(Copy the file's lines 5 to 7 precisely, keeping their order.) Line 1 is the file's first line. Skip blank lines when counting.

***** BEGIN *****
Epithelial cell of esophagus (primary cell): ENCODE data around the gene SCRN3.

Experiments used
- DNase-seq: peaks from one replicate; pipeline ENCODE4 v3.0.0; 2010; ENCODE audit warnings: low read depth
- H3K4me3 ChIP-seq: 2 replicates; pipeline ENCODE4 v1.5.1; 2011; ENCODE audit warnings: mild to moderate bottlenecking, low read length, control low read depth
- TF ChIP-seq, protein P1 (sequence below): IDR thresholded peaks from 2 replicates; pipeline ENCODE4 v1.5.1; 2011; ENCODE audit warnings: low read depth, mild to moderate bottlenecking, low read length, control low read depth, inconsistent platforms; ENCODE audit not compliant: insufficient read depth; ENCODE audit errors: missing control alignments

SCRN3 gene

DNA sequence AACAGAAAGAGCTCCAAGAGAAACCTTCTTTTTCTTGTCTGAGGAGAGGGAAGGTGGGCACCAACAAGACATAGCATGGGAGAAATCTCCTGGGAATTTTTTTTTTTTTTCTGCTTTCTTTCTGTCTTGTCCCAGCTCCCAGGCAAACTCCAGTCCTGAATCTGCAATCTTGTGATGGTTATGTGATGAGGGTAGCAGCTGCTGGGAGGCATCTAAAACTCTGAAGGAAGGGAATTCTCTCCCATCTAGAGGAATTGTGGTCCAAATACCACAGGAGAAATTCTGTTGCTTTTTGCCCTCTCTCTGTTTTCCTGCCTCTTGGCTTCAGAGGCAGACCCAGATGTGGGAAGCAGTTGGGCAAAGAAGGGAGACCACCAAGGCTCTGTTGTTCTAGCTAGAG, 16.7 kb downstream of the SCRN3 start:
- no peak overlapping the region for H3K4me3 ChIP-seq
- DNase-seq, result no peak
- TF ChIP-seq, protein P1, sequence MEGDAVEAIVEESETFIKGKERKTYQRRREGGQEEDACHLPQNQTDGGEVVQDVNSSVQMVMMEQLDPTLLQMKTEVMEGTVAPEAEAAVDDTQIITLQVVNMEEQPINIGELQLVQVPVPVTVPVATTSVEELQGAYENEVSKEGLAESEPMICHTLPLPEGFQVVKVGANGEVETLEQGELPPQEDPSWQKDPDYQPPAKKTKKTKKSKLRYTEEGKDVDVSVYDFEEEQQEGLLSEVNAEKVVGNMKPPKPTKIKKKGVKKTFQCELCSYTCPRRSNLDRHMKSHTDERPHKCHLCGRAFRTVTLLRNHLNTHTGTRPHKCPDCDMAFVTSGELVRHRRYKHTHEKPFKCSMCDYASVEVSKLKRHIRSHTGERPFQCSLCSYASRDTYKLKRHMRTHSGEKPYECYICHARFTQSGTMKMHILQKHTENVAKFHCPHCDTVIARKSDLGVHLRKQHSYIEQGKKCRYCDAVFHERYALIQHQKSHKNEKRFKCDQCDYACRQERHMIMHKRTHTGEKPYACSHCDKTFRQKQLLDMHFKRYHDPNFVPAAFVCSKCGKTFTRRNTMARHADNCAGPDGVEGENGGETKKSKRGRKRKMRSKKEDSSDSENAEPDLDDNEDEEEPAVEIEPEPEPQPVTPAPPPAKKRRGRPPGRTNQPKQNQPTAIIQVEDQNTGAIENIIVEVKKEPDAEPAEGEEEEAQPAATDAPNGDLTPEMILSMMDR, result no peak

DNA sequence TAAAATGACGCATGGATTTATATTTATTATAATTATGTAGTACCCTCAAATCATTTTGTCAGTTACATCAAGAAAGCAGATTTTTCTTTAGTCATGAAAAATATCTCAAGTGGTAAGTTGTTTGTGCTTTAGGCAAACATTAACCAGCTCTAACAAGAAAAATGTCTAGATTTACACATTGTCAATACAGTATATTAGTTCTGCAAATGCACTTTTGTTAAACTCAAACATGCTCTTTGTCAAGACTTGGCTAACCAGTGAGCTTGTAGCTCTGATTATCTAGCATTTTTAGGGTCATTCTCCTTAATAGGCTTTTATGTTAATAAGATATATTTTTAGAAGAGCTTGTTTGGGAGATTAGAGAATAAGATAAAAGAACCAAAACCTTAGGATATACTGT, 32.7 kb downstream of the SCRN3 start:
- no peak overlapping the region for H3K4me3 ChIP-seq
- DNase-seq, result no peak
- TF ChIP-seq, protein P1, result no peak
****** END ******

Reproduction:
- TF ChIP-seq, protein P1 (sequence below): IDR thresholded peaks from 2 replicates; pipeline ENCODE4 v1.5.1; 2011; ENCODE audit warnings: low read depth, mild to moderate bottlenecking, low read length, control low read depth, inconsistent platforms; ENCODE audit not compliant: insufficient read depth; ENCODE audit errors: missing control alignments

SCRN3 gene

DNA sequence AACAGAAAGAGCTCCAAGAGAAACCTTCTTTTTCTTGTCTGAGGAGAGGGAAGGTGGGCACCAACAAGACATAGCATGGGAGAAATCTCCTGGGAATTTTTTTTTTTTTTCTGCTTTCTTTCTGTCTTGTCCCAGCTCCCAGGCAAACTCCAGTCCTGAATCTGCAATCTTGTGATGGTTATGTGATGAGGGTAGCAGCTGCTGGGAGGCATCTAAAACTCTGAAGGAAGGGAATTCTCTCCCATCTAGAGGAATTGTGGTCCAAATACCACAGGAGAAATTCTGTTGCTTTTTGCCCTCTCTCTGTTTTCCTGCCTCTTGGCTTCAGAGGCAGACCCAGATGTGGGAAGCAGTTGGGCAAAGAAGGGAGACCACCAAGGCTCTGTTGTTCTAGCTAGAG, 16.7 kb downstream of the SCRN3 start: